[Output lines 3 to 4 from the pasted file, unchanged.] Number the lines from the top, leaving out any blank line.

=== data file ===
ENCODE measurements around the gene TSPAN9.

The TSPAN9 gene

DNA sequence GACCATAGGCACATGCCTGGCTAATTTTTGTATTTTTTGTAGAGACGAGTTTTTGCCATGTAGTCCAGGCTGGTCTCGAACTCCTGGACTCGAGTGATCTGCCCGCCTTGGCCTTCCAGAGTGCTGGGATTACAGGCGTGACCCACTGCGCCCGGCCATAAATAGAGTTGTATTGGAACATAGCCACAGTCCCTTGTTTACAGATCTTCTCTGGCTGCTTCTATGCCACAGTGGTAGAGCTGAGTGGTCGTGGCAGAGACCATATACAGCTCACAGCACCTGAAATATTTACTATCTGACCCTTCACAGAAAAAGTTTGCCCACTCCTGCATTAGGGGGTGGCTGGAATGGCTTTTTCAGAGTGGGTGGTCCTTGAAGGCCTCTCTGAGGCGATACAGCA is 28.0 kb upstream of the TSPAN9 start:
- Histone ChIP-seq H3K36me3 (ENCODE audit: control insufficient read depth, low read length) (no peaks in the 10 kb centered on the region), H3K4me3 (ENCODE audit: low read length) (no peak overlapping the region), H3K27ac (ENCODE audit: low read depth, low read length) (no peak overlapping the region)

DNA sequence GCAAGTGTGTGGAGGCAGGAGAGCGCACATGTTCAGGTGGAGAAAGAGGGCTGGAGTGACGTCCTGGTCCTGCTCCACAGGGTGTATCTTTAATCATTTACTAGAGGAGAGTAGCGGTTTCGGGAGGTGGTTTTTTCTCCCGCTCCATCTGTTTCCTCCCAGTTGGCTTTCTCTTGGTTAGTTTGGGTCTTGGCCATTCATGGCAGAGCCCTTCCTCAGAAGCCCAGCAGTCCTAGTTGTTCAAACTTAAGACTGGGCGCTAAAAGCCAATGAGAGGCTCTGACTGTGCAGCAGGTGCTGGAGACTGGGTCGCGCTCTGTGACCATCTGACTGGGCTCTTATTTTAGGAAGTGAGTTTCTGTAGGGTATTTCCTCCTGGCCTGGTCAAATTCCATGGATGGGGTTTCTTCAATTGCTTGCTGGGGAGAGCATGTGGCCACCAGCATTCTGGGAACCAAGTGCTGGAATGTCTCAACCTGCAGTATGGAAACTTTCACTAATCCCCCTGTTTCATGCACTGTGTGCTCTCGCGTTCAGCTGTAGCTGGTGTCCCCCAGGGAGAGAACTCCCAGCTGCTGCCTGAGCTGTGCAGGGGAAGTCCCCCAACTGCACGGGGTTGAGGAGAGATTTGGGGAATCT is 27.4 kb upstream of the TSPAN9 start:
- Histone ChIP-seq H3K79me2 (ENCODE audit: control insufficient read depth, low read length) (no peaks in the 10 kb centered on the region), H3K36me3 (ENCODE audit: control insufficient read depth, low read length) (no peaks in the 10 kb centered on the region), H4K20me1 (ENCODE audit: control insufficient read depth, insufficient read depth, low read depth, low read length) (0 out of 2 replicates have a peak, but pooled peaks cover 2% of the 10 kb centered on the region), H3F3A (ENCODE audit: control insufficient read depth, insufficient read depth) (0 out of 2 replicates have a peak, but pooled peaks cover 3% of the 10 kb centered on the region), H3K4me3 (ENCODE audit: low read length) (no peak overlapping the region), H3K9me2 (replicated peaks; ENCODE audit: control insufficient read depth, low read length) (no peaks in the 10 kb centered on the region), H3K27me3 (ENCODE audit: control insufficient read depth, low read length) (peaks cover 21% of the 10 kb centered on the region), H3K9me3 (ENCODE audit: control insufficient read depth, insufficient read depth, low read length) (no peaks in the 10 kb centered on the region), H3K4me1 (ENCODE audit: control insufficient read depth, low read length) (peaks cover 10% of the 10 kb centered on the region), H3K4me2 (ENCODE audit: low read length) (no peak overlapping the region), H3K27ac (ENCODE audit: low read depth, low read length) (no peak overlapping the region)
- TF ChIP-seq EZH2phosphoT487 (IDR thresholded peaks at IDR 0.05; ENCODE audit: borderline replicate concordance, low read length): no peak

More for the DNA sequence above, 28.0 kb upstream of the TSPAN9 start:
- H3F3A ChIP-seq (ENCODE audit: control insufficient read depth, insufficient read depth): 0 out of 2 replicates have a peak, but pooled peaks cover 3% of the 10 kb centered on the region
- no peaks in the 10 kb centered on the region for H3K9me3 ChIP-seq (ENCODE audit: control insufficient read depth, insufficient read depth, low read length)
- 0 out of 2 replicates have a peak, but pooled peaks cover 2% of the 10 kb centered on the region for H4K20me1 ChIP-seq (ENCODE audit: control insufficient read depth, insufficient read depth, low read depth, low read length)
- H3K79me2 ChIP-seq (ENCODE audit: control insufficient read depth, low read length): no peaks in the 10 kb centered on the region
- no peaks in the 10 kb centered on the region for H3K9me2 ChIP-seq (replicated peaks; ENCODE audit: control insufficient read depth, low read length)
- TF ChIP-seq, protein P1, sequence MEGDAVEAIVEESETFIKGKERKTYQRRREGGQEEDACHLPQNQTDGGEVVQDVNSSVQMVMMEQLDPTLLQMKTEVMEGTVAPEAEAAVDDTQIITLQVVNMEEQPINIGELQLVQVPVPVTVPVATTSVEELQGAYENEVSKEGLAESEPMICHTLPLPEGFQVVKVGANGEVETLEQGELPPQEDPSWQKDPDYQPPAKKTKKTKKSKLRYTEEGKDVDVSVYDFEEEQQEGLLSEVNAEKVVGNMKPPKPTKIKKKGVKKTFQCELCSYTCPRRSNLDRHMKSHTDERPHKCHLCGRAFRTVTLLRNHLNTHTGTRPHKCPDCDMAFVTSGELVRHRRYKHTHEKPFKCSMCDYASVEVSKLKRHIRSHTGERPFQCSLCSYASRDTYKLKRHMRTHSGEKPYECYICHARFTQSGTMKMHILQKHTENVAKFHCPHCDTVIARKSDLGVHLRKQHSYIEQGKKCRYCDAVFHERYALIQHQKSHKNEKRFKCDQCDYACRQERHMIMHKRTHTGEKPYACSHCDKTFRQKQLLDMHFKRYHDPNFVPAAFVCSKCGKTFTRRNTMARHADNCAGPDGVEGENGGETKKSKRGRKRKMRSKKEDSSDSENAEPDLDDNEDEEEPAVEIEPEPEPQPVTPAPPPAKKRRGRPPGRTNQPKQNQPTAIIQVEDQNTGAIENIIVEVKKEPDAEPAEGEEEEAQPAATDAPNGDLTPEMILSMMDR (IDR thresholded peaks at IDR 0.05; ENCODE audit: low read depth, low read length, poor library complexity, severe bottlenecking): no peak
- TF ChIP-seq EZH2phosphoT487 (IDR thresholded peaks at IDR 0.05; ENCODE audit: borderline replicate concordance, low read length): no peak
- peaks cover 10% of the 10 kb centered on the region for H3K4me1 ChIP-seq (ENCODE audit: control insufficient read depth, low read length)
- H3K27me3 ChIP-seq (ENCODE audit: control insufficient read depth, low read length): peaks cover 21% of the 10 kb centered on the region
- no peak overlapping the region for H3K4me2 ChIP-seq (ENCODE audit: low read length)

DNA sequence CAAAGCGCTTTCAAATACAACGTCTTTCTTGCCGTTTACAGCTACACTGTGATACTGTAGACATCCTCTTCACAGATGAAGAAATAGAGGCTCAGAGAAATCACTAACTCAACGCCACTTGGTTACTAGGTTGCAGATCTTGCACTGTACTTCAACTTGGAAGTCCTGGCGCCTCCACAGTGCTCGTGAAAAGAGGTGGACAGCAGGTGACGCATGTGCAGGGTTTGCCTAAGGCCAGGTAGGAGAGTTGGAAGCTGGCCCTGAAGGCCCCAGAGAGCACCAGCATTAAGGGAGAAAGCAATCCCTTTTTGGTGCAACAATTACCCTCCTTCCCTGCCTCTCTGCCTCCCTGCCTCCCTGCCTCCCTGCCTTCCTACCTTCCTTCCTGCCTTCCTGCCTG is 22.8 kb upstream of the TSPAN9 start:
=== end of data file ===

DNA sequence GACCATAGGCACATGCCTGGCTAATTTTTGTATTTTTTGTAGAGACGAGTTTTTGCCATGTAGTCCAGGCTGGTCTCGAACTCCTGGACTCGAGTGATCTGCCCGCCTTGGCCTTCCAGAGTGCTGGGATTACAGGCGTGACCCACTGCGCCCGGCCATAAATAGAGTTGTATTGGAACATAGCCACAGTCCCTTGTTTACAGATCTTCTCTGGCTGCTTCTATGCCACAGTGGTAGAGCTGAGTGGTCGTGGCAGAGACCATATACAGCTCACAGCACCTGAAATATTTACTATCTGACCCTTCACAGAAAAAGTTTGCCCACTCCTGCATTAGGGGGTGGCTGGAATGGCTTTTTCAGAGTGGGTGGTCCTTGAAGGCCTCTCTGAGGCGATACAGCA is 28.0 kb upstream of the TSPAN9 start:
- Histone ChIP-seq H3K36me3 (ENCODE audit: control insufficient read depth, low read length) (no peaks in the 10 kb centered on the region), H3K4me3 (ENCODE audit: low read length) (no peak overlapping the region), H3K27ac (ENCODE audit: low read depth, low read length) (no peak overlapping the region)